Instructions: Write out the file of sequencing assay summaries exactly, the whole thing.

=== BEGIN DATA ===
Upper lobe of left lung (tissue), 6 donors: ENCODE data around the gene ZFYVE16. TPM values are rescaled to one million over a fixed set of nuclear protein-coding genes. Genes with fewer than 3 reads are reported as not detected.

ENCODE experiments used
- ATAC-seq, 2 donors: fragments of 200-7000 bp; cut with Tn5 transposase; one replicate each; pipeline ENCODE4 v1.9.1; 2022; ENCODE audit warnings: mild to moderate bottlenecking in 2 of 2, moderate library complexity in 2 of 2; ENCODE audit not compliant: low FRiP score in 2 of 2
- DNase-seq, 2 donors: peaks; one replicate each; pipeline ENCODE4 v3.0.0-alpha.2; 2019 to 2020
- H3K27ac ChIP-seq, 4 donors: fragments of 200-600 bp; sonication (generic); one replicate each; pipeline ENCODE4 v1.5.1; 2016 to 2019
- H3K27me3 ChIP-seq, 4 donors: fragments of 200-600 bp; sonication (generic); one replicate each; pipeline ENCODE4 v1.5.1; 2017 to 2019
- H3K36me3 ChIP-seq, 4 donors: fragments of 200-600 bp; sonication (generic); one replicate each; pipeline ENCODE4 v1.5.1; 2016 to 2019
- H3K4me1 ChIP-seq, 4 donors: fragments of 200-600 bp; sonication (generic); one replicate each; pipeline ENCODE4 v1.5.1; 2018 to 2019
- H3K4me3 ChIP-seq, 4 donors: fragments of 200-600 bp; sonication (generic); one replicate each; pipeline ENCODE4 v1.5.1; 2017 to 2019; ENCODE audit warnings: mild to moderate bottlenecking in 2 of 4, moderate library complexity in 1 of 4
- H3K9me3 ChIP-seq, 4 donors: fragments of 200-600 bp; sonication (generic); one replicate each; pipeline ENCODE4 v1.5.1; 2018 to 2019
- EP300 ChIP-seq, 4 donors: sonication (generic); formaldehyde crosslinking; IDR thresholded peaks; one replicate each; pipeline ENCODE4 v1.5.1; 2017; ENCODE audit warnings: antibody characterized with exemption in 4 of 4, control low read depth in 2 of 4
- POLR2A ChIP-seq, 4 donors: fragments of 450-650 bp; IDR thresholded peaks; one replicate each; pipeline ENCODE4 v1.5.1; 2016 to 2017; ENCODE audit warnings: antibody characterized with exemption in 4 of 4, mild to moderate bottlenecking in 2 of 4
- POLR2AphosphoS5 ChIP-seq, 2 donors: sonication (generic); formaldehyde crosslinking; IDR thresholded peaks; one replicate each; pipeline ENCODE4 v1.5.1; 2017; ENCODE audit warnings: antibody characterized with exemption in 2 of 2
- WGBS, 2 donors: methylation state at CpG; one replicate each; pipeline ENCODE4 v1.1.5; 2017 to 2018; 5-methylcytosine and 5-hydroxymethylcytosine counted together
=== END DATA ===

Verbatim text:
Upper lobe of left lung (tissue), 6 donors: ENCODE data around the gene ZFYVE16. TPM values are rescaled to one million over a fixed set of nuclear protein-coding genes. Genes with fewer than 3 reads are reported as not detected.

ENCODE experiments used
- ATAC-seq, 2 donors: fragments of 200-7000 bp; cut with Tn5 transposase; one replicate each; pipeline ENCODE4 v1.9.1; 2022; ENCODE audit warnings: mild to moderate bottlenecking in 2 of 2, moderate library complexity in 2 of 2; ENCODE audit not compliant: low FRiP score in 2 of 2
- DNase-seq, 2 donors: peaks; one replicate each; pipeline ENCODE4 v3.0.0-alpha.2; 2019 to 2020
- H3K27ac ChIP-seq, 4 donors: fragments of 200-600 bp; sonication (generic); one replicate each; pipeline ENCODE4 v1.5.1; 2016 to 2019
- H3K27me3 ChIP-seq, 4 donors: fragments of 200-600 bp; sonication (generic); one replicate each; pipeline ENCODE4 v1.5.1; 2017 to 2019
- H3K36me3 ChIP-seq, 4 donors: fragments of 200-600 bp; sonication (generic); one replicate each; pipeline ENCODE4 v1.5.1; 2016 to 2019
- H3K4me1 ChIP-seq, 4 donors: fragments of 200-600 bp; sonication (generic); one replicate each; pipeline ENCODE4 v1.5.1; 2018 to 2019
- H3K4me3 ChIP-seq, 4 donors: fragments of 200-600 bp; sonication (generic); one replicate each; pipeline ENCODE4 v1.5.1; 2017 to 2019; ENCODE audit warnings: mild to moderate bottlenecking in 2 of 4, moderate library complexity in 1 of 4
- H3K9me3 ChIP-seq, 4 donors: fragments of 200-600 bp; sonication (generic); one replicate each; pipeline ENCODE4 v1.5.1; 2018 to 2019
- EP300 ChIP-seq, 4 donors: sonication (generic); formaldehyde crosslinking; IDR thresholded peaks; one replicate each; pipeline ENCODE4 v1.5.1; 2017; ENCODE audit warnings: antibody characterized with exemption in 4 of 4, control low read depth in 2 of 4
- POLR2A ChIP-seq, 4 donors: fragments of 450-650 bp; IDR thresholded peaks; one replicate each; pipeline ENCODE4 v1.5.1; 2016 to 2017; ENCODE audit warnings: antibody characterized with exemption in 4 of 4, mild to moderate bottlenecking in 2 of 4
- POLR2AphosphoS5 ChIP-seq, 2 donors: sonication (generic); formaldehyde crosslinking; IDR thresholded peaks; one replicate each; pipeline ENCODE4 v1.5.1; 2017; ENCODE audit warnings: antibody characterized with exemption in 2 of 2
- WGBS, 2 donors: methylation state at CpG; one replicate each; pipeline ENCODE4 v1.1.5; 2017 to 2018; 5-methylcytosine and 5-hydroxymethylcytosine counted together